The phrase "if it doesn't fit, you must acquit," was not always instant, in-the-know, laugh-line fodder. It stems from a dramatic moment in the Simpson murder trial. Simpson's lead attorney, the late Johnnie Cochran, said it about a glove drenched in the victims' blood that police said Simpson dropped while allegedly trying to conceal his crime.

Then, there was that sock found in Simpson's bedroom. The sock, visibly stained with the blood of Simpson's ex-wife, had not been spotted or noted by police until spending time in a police laboratory. And an expert witness hired by Simpson's defense team explained that some of the stains appeared in corresponding or parallel locations on either side of the sock, making it nearly impossible that the sock was stained with blood while a human foot was inside of it.

The "Dream Team" of Simpson's lawyers argued that this was evidence that the Los Angeles Police Department had tried to frame Simpson, applying blood to the sock while it lay flat on some surface. What people often refer to as "the 'CSI' effect" — the reluctance of juries to convict in the absence of clearly incriminating forensic science and the growing reliance of prosecutors on an array of (all too often scientifically unsound) forensic testing to meet jury demands — might well have also begun in the Simpson courtroom. To loosely paraphrase Jay-Z: Men lie, women lie, but people are convinced that forensic laboratory science does not.

And, most importantly of all, the Simpson trial forced an America still busy congratulating itself for racial progress made in the 1960s, '70s and '80s to fully reconcile that idea with rising urban crime and violence connected to the crack wars and sporadic reports of police brutality that seemed to culminate in a horrible series of events in Los Angeles. The Simpson trial became a kind of measuring stick or stand-in for race relations. It was a racially charged story that also included, in the words of New Yorker writer Jeffrey Toobin, almost all of the other topics that obsess America without fail: sexual relationships, sports, violence and a criminal mystery witnessed only by a dog.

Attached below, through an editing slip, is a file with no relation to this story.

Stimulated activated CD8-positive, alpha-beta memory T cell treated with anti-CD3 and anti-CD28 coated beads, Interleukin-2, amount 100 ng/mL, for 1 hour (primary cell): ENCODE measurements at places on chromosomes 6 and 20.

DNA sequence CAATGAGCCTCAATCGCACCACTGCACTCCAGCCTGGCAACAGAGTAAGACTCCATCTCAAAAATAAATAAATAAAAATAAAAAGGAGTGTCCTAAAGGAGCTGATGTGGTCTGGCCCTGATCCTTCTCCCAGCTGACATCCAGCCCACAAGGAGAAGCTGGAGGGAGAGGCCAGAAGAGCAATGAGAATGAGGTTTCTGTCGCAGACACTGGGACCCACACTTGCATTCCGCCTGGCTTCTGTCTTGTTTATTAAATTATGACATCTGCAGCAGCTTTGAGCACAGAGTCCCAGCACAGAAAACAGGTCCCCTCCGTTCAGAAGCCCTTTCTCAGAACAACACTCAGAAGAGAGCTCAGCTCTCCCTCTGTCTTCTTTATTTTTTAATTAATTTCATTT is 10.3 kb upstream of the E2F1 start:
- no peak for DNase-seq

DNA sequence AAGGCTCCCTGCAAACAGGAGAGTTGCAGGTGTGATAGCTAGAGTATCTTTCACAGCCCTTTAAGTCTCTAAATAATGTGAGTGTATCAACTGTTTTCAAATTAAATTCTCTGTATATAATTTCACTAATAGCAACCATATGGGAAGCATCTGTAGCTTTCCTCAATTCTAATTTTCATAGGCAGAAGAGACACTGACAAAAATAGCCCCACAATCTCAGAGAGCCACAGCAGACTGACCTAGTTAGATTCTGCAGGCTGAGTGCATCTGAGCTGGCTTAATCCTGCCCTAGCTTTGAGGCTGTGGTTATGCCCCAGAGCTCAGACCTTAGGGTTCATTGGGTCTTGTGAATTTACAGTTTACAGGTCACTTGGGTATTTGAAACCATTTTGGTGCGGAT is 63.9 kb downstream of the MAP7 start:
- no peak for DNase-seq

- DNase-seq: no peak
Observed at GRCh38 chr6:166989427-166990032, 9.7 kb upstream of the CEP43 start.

[A posthumous remembrance: Johnnie Cochran, the attorney on the people's defense team]

Remember, the Simpson trial and all the news about America's racially bifurcated take on the criminal jury's verdict happened well before terms like "mass incarceration," "policing for profit" and even "racial profiling" were firmly ensconced in the socio-political mainstream. Yes, this was already the stuff of academic research and, given the way that some people continue to equate hip-hop with utter ignorance, ironically musical lyrics. But, things were very different in 1995.

[OJ Simpson charged in alleged robbery]

Then there's the matter of Simpson and his present status. In 2007, Simpson's name had shown up intermittently, like an unwelcome-but-familiar guest, in headlines. He had not paid the civil judgement his ex-wife's family and the Goldmans won against him.

But that year, Simpson took up nearly permanent residence in the news when he stormed into a Las Vegas hotel room, armed, in order to reclaim memorabilia that Simpson claimed belonged to him. He went to trial and was sentenced to 33 years in December 2008. That conviction has withstood legal challenges as recently as this month. Now, with that in mind, scroll up again and check out that public opinion chart. Note since 2007, both black and white public opinion about Simpson's guilt in the the death of his ex-wife and Goldman has increased.

[Sept. 11: OJ Simpson appeal rejected by Nevada Supreme Court]

And yet, substantive cases involving questions of police misconduct and systemic injustice have come to the fore and remain very much a hot topic.